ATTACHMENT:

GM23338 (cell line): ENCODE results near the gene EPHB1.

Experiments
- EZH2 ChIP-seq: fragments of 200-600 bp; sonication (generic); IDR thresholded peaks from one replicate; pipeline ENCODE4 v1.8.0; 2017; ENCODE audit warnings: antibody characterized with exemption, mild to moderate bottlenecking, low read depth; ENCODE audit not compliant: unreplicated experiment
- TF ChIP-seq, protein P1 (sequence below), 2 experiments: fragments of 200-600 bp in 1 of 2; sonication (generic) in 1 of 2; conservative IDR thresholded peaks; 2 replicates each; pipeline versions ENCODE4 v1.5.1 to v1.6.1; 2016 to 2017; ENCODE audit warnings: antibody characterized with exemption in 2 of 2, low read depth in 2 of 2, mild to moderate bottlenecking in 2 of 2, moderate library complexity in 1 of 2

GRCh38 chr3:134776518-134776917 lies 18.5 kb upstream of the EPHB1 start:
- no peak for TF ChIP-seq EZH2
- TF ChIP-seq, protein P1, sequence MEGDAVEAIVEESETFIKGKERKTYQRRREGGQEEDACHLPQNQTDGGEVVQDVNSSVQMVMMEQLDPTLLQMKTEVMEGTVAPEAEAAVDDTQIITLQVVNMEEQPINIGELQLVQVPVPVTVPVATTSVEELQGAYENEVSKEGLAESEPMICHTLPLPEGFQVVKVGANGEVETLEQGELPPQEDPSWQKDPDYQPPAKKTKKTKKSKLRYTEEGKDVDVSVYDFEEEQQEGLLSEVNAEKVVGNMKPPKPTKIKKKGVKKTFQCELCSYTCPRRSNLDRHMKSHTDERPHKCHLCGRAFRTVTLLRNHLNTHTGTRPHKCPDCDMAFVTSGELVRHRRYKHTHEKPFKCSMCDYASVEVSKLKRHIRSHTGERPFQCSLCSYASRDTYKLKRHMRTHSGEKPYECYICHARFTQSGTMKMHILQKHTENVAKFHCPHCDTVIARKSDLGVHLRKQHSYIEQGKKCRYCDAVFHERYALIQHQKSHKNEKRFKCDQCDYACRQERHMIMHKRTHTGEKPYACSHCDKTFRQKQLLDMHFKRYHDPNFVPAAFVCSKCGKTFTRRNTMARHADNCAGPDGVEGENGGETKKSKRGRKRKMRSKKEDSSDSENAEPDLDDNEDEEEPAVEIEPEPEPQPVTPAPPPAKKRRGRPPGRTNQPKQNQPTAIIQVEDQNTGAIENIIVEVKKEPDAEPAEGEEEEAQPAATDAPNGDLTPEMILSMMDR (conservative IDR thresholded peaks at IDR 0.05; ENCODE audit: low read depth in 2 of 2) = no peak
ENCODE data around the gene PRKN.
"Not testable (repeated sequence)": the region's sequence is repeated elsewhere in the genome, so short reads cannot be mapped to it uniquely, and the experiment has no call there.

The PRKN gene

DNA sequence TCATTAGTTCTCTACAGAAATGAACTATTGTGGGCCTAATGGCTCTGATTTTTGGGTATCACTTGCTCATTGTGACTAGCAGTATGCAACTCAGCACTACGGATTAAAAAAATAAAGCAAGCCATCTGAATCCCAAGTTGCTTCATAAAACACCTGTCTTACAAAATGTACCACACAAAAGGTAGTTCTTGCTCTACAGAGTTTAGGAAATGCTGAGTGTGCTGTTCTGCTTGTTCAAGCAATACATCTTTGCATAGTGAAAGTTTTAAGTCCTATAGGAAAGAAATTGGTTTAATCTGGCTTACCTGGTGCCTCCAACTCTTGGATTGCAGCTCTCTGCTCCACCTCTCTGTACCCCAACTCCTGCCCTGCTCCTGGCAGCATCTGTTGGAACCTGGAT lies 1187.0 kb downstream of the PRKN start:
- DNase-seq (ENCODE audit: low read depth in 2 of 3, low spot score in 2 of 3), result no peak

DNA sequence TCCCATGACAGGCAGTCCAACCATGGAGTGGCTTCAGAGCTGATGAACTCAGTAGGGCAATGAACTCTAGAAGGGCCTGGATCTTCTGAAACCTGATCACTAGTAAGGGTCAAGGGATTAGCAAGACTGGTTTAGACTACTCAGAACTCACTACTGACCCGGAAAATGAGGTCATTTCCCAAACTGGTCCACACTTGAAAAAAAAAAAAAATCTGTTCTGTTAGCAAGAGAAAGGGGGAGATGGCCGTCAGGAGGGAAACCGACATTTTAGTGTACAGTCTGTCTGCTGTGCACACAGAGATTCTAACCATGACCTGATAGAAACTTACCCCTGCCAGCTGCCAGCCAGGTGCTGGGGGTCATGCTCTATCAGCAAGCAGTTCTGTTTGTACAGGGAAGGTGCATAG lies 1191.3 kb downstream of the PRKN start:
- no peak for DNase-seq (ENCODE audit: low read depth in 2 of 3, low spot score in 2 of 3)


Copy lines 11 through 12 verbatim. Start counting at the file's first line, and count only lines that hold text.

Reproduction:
DNA sequence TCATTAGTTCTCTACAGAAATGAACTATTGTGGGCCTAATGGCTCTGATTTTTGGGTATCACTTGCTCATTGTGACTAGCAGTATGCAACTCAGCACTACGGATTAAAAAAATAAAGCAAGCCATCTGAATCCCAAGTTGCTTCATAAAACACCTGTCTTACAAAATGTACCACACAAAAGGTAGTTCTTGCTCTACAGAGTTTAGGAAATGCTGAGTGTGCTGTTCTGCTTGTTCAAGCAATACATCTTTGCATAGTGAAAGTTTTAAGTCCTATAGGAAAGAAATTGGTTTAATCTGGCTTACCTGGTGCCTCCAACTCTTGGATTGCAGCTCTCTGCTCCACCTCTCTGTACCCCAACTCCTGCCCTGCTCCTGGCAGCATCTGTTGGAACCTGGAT lies 1187.0 kb downstream of the PRKN start:
- DNase-seq (ENCODE audit: low read depth in 2 of 3, low spot score in 2 of 3), result no peak